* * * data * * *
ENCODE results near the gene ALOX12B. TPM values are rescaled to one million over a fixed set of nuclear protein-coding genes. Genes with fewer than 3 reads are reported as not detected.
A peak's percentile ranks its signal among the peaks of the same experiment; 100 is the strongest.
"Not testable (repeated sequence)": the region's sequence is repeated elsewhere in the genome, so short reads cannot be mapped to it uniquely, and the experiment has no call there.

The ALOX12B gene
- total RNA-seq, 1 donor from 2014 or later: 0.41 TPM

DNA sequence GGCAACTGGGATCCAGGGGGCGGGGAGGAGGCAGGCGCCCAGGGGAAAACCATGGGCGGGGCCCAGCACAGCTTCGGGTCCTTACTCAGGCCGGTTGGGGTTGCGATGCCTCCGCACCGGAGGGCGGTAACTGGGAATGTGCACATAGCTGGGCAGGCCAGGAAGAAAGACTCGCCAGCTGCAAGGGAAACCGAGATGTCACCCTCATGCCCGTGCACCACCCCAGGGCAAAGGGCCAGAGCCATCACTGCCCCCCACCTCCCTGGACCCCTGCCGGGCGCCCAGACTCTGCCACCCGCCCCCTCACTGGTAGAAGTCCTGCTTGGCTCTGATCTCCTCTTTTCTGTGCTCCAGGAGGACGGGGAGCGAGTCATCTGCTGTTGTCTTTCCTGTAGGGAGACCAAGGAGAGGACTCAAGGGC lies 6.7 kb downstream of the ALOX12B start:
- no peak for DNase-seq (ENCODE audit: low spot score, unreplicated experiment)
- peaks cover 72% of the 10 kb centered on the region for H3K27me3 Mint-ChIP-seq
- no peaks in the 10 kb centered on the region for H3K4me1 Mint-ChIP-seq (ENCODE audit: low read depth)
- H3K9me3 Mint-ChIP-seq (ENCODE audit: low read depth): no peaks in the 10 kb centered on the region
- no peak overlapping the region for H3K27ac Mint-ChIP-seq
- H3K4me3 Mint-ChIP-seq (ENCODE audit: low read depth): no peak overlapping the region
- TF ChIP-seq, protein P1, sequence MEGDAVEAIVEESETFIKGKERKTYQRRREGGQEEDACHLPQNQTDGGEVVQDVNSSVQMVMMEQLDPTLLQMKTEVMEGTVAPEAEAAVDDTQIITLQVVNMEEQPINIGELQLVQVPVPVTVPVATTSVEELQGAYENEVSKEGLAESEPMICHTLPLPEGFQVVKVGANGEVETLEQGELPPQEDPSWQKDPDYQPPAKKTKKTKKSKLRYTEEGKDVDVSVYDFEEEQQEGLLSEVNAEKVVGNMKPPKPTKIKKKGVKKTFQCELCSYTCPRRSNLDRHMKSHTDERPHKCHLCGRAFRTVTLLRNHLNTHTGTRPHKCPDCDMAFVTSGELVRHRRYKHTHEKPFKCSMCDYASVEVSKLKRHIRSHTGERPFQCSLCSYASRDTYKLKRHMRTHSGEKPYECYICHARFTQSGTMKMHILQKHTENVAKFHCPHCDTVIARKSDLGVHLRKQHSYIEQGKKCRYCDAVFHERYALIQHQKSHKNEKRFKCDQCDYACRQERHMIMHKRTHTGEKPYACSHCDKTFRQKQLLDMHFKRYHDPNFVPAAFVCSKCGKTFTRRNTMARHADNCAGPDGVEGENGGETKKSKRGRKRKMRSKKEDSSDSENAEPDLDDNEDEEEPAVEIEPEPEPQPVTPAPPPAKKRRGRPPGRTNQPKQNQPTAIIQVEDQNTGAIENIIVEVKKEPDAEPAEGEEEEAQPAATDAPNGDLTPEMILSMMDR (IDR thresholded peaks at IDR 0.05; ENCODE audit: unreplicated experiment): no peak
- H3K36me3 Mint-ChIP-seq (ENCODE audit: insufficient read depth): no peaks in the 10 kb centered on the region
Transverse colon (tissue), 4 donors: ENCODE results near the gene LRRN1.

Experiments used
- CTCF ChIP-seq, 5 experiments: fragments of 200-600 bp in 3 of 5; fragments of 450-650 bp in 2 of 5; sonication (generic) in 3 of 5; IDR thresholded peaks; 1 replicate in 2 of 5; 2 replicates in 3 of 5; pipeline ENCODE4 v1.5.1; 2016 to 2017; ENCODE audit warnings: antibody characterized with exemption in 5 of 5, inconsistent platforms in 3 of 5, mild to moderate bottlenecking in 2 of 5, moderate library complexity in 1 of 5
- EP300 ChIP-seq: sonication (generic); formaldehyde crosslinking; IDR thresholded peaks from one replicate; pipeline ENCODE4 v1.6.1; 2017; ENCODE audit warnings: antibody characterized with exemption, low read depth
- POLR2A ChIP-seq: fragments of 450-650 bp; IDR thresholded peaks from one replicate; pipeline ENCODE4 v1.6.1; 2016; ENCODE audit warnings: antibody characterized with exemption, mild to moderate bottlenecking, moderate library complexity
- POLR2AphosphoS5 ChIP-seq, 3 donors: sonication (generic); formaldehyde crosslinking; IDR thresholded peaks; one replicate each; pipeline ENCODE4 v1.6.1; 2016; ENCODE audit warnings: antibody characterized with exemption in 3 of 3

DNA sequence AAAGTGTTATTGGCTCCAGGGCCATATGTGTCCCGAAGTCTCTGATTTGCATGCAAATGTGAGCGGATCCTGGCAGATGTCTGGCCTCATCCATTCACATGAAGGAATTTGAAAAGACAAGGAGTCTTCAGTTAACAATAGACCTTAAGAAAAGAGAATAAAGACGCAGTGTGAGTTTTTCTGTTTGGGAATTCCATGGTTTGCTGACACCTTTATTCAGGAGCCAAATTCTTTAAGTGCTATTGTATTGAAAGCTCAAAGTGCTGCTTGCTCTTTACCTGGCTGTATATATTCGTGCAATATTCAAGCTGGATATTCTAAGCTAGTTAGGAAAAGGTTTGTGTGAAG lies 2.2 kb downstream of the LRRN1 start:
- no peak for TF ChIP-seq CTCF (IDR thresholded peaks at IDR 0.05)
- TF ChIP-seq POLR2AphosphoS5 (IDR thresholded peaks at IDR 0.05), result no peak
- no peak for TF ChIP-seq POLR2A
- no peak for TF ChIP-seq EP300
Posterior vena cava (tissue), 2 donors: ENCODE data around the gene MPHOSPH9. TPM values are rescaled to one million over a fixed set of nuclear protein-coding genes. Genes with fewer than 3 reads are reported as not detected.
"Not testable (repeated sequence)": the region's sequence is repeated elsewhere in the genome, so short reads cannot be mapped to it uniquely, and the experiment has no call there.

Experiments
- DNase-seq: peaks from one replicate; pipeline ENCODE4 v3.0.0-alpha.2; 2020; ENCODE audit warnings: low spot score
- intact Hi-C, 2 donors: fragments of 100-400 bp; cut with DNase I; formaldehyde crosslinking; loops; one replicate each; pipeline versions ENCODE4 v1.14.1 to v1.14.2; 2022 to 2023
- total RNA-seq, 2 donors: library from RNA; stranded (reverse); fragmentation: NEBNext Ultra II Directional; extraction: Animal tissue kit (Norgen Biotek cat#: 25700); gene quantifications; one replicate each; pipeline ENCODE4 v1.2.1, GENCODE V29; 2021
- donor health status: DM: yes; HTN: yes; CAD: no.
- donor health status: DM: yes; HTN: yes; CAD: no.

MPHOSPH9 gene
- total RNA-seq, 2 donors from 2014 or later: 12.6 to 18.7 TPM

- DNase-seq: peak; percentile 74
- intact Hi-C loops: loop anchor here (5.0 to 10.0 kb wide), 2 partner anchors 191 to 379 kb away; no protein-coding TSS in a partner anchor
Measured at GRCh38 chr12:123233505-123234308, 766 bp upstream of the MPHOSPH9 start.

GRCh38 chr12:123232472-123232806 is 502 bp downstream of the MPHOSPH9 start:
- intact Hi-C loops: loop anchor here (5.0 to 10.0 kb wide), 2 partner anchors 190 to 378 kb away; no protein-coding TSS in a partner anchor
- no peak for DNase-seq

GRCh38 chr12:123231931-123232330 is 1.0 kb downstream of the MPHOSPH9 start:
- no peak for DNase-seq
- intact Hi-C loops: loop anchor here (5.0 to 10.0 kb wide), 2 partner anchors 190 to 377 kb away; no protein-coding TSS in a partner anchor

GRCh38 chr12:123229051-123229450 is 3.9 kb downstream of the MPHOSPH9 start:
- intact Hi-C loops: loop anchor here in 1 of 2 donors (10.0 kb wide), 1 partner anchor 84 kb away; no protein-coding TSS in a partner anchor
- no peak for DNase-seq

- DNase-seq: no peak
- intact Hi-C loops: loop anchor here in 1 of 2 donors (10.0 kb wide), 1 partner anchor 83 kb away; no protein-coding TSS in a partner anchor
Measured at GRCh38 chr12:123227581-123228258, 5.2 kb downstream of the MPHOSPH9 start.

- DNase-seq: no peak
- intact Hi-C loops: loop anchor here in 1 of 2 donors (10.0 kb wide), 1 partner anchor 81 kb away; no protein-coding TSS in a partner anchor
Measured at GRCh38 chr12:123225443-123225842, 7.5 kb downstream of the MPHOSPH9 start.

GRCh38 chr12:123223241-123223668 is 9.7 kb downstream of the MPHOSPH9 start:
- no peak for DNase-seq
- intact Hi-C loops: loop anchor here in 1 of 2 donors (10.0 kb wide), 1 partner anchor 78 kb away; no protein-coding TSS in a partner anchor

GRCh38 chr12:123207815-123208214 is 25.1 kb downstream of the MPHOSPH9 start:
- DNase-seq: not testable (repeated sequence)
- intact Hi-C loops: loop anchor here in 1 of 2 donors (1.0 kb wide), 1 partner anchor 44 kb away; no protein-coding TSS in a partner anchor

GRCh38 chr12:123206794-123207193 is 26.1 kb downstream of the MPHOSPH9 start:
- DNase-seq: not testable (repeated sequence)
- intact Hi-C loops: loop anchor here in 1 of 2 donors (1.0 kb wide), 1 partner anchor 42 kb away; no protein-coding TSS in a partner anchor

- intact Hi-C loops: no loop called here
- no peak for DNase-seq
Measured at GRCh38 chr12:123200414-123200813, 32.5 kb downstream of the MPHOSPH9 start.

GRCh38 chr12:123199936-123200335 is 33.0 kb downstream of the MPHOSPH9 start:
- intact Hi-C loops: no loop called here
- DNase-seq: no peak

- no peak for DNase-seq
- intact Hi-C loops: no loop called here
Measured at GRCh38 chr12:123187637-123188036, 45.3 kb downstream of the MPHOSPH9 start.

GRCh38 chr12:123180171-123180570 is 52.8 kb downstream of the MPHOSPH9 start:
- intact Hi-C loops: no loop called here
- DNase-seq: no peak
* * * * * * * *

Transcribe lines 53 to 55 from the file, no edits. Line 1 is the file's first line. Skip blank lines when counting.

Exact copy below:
Measured at GRCh38 chr12:123225443-123225842, 7.5 kb downstream of the MPHOSPH9 start.

GRCh38 chr12:123223241-123223668 is 9.7 kb downstream of the MPHOSPH9 start:
- no peak for DNase-seq